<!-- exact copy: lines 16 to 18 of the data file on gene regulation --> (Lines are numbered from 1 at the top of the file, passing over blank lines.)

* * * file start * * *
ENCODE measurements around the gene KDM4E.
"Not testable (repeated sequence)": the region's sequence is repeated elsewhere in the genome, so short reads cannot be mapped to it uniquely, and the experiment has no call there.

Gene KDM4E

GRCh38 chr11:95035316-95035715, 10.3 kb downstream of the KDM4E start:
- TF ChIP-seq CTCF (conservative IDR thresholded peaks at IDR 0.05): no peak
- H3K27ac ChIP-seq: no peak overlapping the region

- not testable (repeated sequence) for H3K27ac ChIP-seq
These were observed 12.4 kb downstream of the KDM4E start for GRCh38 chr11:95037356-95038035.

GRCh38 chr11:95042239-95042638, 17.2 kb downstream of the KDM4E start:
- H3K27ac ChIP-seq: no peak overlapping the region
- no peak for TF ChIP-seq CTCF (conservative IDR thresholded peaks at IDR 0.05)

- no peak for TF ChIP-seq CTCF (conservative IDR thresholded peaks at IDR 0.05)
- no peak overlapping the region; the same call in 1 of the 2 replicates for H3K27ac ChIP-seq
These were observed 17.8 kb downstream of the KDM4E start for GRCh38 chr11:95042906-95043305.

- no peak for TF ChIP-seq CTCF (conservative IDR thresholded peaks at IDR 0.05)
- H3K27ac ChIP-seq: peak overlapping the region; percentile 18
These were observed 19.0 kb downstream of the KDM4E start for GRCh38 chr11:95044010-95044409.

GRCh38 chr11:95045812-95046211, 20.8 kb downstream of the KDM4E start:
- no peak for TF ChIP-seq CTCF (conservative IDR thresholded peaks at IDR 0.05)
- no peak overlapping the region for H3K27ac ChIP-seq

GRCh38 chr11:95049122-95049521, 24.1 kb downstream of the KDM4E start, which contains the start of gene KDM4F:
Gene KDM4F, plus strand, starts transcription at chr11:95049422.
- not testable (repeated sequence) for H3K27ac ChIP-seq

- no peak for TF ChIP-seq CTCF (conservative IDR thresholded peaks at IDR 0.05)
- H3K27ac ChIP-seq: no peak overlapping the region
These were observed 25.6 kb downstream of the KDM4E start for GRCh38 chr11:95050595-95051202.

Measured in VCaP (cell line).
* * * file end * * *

- H3K27ac ChIP-seq: peak overlapping the region; percentile 18
These were observed 19.0 kb downstream of the KDM4E start for GRCh38 chr11:95044010-95044409.

GRCh38 chr11:95045812-95046211, 20.8 kb downstream of the KDM4E start: